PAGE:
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Economic reconciliation can only begin when colonial practices are completely dismantled

Updated: Oct 7, 2020

NANAIMO-LADYSMITH, B.C.—Canada was built on the doctrine of terra nullius, the fallacy that when European settlers came to this land, it was empty and waiting to be “discovered.” From the outset European colonialism has excluded Indigenous people from decisions that

affect their territory, their way of life, and their well-being.

Since colonization, First Nations and Inuit territories have been systematically stripped of their natural wealth without consultation or a fair share of the economic benefits for Indigenous people. Wild animals have been hunted, some to near extinction. Fish have been over-harvested. Forests have been clear cut. Minerals mined, oil and gas drilled for and refined. Land developed for farming and housing. Polluting industries such as pulp mills, refineries and smelters were situated near the reserves. First Nations communities and their

traditional territories have always been sacrifice zones.

Indigenous people have not been guaranteed access to hunting, fishing, plant and material

gathering for their sustenance since colonization. In my riding of Nanaimo-Ladysmith, B.C.,

First Nations have spent decades struggling with the Department of Fisheries and Oceans just to harvest seafood off the shores of their territory. Pollution, overfishing and environmental degradation have depleted once rich supplies of aquaculture.

Economic reconciliation can only begin when these colonial practices and processes are completely dismantled and discontinued. It means that economic development cannot happen without the free, prior, and informed consent and participation of the Indigenous people whose traditional territory that economic development will impact. A first step towards economic reconciliation with the Indigenous peoples of these lands must be the full

implementation of the UN Declaration of the Rights of Indigenous People (UNDRIP).

[Economic reconciliation] means that economic development cannot happen without the free, prior, and informed consent and participation of the Indigenous people whose traditional territory that economic development will impact.

Economic reconciliation also means addressing the treatment of other marginalized groups in our society. Canada has a long history of systemic racism and exploitation, including slavery, head taxes, official acts of exclusion, internment, and the confiscation of personal property and businesses. New immigrants, communities of colour and low wage workers face discrimination and exploitation. Women are still waiting for pay equity and equal representation in the corridors and boardrooms of power.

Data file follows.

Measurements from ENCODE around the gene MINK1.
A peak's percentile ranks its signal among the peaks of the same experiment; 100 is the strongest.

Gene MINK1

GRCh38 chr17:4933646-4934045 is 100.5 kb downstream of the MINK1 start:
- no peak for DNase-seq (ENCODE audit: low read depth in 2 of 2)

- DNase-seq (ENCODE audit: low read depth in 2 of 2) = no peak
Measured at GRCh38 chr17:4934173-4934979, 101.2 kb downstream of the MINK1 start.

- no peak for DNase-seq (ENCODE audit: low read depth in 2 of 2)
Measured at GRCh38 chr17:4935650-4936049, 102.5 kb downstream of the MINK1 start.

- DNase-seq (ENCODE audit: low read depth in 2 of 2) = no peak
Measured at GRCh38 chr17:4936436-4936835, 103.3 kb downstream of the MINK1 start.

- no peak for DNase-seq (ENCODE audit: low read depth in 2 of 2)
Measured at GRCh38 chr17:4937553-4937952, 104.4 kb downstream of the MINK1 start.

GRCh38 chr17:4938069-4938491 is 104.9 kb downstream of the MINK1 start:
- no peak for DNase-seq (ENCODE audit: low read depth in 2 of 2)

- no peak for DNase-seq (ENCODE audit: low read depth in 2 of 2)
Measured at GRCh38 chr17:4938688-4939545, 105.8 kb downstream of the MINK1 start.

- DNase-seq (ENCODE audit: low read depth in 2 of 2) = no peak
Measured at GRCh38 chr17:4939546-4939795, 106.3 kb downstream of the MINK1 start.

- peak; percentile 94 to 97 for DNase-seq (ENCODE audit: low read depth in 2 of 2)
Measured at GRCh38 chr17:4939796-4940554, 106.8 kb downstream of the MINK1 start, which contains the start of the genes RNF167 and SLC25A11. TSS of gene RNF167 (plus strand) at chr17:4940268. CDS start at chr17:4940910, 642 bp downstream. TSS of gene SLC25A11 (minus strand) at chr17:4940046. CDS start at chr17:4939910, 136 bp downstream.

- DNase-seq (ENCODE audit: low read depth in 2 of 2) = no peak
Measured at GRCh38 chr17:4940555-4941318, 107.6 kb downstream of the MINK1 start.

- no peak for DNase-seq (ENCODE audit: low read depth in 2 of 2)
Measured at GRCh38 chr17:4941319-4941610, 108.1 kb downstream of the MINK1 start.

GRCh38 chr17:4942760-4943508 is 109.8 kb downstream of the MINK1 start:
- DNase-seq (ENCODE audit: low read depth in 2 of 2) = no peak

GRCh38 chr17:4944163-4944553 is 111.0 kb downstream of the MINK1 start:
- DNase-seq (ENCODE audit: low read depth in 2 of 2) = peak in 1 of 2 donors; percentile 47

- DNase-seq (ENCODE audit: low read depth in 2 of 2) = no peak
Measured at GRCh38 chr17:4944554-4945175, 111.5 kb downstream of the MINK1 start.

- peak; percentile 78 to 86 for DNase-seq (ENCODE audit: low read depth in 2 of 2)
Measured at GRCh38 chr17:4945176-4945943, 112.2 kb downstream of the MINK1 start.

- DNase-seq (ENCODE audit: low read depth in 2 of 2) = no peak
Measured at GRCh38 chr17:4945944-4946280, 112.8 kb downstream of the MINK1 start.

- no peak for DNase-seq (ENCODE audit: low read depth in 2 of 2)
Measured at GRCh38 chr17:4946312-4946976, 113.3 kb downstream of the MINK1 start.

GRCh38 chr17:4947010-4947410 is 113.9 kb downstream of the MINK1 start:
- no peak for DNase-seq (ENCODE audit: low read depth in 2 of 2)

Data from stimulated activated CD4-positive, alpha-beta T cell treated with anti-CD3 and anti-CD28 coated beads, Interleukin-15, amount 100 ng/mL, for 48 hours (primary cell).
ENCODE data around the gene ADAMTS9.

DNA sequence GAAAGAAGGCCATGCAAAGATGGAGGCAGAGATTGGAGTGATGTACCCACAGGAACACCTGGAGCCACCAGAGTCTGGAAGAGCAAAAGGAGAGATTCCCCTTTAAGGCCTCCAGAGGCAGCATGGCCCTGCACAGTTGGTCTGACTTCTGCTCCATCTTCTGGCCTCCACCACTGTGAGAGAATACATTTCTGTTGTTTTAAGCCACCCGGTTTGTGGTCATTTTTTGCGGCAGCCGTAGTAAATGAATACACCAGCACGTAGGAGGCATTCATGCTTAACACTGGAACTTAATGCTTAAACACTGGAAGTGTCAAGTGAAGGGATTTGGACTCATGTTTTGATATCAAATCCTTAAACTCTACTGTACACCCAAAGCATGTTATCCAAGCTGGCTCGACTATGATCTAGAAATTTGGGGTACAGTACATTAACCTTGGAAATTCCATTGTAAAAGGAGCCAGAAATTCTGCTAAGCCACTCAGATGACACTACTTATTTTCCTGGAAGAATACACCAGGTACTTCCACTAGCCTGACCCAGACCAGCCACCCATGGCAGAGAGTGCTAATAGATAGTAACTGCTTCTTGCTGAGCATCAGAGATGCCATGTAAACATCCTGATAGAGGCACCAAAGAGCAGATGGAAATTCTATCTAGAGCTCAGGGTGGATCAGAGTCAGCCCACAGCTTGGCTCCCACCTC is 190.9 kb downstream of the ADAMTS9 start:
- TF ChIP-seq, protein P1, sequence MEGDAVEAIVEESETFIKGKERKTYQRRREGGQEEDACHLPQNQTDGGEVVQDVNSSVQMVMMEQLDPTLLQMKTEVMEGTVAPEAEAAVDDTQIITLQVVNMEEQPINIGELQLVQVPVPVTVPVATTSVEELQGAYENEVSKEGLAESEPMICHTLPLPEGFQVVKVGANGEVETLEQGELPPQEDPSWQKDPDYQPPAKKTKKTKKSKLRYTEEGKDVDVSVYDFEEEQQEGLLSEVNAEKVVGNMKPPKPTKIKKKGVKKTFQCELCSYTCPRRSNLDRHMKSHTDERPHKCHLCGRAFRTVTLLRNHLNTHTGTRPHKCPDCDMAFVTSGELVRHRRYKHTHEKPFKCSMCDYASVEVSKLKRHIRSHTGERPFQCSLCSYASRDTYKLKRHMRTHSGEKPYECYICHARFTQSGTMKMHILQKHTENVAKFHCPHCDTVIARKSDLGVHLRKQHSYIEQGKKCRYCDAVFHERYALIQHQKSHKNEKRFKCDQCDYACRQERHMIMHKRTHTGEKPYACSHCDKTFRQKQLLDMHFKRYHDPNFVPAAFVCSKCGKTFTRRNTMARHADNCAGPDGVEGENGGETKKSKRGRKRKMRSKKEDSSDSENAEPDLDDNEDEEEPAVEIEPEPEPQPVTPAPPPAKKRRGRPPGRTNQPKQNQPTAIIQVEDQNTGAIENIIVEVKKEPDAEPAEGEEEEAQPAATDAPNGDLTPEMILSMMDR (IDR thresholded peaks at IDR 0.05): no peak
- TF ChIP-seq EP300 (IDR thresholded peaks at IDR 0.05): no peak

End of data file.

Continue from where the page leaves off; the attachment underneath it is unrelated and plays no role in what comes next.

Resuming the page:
The COVID-19 pandemic laid bare the economic inequalities in this country. This crisis was

not experienced equally across society. The wealthy can afford to socially isolate and live comfortably. They are having a far different experience than those living on low or fixed incomes. From the limited demographic information that has been released we know that other than seniors living in long term care facilities, those who are most affected by the pandemic are marginalized people, living in crowded conditions, who must rely on public transit to get to their minimum wage jobs that have been deemed essential services. Economic reconciliation means recognizing these workers and the essential work they do,

paying people a living wage, and ensuring they have safe, healthy and dignified work conditions.

Wealth disparity in Canada continues to grow with the ultra wealthy billionaire class owning

and controlling far more than they will ever need, while the majority of Canadians are $200 away from not being able to pay their basic bills. Economic reconciliation means levelling the playing field.

Last week marked the first anniversary of the final report from the Missing and Murdered Indigenous Women and Girls Inquiry. One of the top recommendations from that report is to establish a guaranteed annual livable income for all Canadians, that takes into account “diverse needs, realities and geographic locations.” Such a program could be a cornerstone

of economic reconciliation.

A Guaranteed Liveable Income would replace our costly patchwork of federal and provincial

assistance programs, and establish an income floor under which no Canadian could fall. A GLI payment is taxed back incrementally as workers earn more. It’s a fair system that alleviates poverty. A GLI would make it affordable for someone to go back to school. A

GLI would support a caregiver taking care of young children, someone with a disability or an elder. By making the benefit universal, the shame and stigma associated with receiving income assistance, which is disproportionately directed at marginalized people, is eliminated.

Authentic economic reconciliation with Indigenous people, people of colour, women and other groups who have been marginalized by our current economic system may be a challenging prospect, but it is the only direction worth taking.

This opinion piece was written by MP Paul Manly and published in The Hill Times on June 22, 2020.

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